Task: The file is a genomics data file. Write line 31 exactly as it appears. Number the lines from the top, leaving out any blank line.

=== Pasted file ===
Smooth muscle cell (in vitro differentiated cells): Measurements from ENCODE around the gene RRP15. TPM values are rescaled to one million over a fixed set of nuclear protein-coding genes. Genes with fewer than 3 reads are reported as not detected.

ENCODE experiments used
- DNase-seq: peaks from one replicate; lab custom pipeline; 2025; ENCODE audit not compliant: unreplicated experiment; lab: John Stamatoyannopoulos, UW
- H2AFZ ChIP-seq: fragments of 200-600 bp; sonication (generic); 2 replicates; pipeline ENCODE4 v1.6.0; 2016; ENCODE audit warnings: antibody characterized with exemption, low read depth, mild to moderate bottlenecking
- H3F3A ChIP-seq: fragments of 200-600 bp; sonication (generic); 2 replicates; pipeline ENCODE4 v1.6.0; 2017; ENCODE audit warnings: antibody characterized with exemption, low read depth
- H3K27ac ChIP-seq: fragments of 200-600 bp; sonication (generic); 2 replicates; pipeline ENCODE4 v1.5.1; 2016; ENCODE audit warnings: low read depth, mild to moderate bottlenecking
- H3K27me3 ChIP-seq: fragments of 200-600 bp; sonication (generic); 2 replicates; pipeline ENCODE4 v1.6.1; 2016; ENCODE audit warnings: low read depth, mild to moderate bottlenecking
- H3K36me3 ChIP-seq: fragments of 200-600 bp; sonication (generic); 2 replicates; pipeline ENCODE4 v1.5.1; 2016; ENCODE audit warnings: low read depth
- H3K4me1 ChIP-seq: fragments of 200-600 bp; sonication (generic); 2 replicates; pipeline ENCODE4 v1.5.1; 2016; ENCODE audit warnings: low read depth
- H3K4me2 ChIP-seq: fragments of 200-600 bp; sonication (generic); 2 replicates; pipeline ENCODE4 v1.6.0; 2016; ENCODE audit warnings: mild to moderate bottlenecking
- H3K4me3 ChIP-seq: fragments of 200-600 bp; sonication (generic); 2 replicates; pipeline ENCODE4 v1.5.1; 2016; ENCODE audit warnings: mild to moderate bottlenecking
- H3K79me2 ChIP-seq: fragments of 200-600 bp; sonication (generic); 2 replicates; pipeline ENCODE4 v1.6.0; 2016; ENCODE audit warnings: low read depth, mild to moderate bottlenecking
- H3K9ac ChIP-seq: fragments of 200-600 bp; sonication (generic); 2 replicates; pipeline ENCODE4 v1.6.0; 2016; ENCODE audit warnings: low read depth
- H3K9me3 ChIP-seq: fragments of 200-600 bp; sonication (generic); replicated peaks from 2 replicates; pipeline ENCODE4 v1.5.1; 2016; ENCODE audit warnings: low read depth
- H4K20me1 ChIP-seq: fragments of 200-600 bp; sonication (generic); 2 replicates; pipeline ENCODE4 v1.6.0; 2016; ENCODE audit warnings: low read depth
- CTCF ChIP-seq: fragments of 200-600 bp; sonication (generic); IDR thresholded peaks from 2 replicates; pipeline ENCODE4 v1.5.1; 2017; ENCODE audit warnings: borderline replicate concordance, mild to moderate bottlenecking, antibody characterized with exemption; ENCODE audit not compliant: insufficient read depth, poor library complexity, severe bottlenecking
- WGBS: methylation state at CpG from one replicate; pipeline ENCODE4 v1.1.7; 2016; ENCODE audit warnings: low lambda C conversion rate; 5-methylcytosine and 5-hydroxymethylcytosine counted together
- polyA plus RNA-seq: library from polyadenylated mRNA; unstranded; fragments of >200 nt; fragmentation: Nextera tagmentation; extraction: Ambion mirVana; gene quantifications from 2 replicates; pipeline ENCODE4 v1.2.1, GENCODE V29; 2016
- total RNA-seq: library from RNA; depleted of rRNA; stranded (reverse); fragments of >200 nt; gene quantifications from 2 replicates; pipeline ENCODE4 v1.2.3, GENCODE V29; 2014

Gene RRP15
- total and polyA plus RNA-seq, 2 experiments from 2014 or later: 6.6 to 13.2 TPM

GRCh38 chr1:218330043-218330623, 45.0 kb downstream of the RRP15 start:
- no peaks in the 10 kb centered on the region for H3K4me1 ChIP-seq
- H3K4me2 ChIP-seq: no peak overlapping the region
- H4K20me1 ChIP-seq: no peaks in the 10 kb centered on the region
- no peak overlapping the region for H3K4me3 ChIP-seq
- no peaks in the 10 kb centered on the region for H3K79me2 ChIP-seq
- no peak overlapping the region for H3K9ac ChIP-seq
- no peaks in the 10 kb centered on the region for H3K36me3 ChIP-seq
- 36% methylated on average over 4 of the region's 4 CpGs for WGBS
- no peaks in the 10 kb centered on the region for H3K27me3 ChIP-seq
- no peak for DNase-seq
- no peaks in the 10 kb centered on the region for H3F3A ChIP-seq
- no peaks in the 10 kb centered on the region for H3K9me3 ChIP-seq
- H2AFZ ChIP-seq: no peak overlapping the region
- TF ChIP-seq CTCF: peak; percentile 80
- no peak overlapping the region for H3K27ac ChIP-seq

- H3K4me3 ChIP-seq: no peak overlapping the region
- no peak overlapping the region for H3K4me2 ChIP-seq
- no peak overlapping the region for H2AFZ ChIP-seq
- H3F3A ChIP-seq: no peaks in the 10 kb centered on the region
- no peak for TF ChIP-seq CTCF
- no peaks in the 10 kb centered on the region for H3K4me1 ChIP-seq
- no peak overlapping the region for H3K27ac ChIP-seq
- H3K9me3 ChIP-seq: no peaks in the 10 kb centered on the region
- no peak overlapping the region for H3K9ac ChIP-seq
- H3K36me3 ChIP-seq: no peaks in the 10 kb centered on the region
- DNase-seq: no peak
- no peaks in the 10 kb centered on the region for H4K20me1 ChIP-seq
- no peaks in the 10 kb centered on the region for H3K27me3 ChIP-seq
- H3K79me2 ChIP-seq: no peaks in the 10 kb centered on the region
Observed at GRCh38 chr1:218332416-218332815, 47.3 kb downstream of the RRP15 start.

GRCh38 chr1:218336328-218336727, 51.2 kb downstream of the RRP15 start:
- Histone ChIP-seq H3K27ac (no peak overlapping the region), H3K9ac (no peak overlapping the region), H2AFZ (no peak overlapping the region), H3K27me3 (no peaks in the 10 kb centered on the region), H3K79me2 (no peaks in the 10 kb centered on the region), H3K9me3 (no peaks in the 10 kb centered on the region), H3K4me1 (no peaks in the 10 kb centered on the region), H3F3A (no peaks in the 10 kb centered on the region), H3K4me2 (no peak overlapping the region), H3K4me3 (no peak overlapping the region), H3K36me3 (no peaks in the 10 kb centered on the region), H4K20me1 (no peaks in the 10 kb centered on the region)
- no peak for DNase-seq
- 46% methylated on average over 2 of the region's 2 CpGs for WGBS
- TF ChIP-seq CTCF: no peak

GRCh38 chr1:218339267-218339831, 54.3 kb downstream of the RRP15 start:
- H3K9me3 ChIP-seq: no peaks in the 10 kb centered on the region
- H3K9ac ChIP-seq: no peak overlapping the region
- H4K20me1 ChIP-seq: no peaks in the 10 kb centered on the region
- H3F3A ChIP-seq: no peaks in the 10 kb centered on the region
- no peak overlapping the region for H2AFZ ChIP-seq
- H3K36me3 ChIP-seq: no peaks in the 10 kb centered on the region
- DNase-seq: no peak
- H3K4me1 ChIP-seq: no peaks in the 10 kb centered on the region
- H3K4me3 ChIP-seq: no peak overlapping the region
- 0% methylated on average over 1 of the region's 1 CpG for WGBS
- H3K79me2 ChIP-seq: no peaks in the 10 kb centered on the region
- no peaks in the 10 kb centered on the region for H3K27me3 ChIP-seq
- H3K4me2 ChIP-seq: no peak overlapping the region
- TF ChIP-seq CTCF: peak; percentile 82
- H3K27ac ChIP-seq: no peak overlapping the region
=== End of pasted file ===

- no peaks in the 10 kb centered on the region for H3K27me3 ChIP-seq